Can someone please help me with these questions?1. Describe village life in Sighet, including a brief description of Elie's life and family from the start of the text.   2. How do the Jews react...

Can someone please help me with these questions?

1. Describe village life in Sighet, including a brief description of Elie's life and family from the start of the text.

 

2. How do the Jews react to the outbreak of war to the arrival of the German soldiers into Hungary? How do they reacts to Moche's news?

3. Describe the different methods the Germans used to control and intimidate the Jewish people of Sighet.

4. What was the impact on Elie and his family of being under the control of the Hungarians and the Germans? Mention examples of physical, emotional and psychological effects.

5. How does the cattle wagon journey break the resistance of Jews?

 

 

Expert Answers
Ashley Kannan eNotes educator| Certified Educator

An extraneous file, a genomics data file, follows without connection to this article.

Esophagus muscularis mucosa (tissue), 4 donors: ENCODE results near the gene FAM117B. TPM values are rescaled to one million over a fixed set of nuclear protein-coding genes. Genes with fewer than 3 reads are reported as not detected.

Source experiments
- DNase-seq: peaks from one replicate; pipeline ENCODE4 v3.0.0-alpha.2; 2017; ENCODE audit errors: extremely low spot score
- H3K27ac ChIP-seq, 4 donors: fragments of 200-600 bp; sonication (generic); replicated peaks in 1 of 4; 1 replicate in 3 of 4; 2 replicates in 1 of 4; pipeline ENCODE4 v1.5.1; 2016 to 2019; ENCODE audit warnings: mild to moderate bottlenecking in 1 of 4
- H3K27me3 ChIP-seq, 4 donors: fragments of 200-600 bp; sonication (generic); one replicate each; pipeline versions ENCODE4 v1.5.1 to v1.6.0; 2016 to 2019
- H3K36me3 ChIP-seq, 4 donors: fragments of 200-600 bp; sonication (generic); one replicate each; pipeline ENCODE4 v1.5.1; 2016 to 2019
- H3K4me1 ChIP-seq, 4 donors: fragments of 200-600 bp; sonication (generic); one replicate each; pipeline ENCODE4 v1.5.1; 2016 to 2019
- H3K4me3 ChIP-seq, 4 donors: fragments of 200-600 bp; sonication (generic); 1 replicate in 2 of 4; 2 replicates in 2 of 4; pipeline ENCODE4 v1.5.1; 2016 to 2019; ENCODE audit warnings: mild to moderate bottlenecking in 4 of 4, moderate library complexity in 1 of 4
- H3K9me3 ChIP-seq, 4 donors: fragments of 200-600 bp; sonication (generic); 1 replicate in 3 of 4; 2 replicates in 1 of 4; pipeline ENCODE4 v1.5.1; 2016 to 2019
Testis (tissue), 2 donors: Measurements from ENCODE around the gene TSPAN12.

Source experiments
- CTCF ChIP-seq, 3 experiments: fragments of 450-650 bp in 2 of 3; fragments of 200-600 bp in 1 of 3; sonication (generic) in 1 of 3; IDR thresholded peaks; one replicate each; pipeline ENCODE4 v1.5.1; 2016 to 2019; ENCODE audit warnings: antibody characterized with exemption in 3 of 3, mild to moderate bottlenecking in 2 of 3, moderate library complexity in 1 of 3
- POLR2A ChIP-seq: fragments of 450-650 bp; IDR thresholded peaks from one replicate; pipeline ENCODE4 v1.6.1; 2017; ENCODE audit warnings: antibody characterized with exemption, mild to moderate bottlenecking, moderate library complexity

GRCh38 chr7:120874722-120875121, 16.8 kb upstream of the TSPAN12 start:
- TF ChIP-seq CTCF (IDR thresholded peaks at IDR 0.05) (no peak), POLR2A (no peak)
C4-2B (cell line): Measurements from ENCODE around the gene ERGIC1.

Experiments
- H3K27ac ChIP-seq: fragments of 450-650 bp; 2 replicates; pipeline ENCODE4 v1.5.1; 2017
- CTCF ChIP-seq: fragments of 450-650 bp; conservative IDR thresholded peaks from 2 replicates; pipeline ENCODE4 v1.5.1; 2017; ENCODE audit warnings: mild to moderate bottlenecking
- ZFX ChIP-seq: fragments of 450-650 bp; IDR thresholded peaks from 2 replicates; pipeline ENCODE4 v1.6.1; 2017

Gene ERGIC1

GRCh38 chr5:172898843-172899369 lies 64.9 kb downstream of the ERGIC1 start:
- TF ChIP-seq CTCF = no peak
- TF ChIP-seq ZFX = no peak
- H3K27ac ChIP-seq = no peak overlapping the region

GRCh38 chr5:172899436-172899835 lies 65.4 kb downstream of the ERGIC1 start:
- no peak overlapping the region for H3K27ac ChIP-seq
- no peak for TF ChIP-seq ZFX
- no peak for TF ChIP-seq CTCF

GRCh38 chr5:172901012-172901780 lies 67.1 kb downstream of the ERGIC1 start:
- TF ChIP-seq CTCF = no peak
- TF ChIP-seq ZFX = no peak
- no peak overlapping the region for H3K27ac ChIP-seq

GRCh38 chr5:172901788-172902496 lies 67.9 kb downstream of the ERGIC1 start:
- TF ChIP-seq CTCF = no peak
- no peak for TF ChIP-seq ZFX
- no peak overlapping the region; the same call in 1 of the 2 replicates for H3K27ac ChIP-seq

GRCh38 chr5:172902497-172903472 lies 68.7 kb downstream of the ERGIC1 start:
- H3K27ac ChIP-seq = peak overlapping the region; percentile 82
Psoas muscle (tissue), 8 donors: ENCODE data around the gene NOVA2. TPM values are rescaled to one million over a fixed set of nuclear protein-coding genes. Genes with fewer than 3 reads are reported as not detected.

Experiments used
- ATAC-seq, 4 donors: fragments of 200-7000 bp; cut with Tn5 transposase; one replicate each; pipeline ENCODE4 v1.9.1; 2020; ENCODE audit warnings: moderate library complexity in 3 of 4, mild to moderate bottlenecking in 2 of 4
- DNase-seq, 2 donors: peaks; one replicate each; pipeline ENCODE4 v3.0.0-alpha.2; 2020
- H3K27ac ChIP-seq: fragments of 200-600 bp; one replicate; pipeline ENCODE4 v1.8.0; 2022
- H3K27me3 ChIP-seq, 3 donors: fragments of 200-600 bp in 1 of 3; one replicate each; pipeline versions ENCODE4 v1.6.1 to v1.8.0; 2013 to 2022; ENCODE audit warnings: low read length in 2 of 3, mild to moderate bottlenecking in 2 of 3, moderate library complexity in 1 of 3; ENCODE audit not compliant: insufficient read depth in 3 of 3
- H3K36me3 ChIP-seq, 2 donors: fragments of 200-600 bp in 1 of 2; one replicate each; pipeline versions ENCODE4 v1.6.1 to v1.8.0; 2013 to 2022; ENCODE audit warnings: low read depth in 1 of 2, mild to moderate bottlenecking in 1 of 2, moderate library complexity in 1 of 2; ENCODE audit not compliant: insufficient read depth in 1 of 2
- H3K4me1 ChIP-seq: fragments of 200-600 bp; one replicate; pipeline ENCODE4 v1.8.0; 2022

The questions raised are quite powerful and resonate very clearly in the overall meaning of Wiesel's work.  At the start of the narrative, it seems like Sighet is not attune to the true force of chaos and uncertainty for Jewish people all over Europe.  There is a belief that what is happening outside is not transpiring here, and this is why Moshe the Beadle's warnings are not heeded by those in the village.  The spirit of denial and the rationalizations offered cause many in the village to silence Moshe, who for his part recognizes his being shunned and becomes silent himself.  It is quite significant that Jewish individuals themselves silence someone who both appears and speaks thoughts that are "different."  This same pattern of inhumanity will be apparent as the Nazis demonstrate their treatment of the Jewish people in the work.  Dividing Sighet into two ghettos, the imposition of Nazi rule with Anti- Semetic decrees are the first steps towards deportation and "the final solution."  At this point in the war, mid 1940s, the reality is that extermination became the driving force in the Nazis' relationship towards their victims.  There was a sense of disbelief that seems to pervade so many and this combined with the terrifying experience of reality, where the latter dispelled the former, helped to wither the spirit of those in the cattle car.  When all sense of reason abandons those in the car, as Madame Schachter is silenced physically from screaming, and Jewish men start to flirt with the women in the car, there is an overwhelming sense that reality is lost all sense of order, and that, to quote Yeats, "things fall apart, the center cannot hold."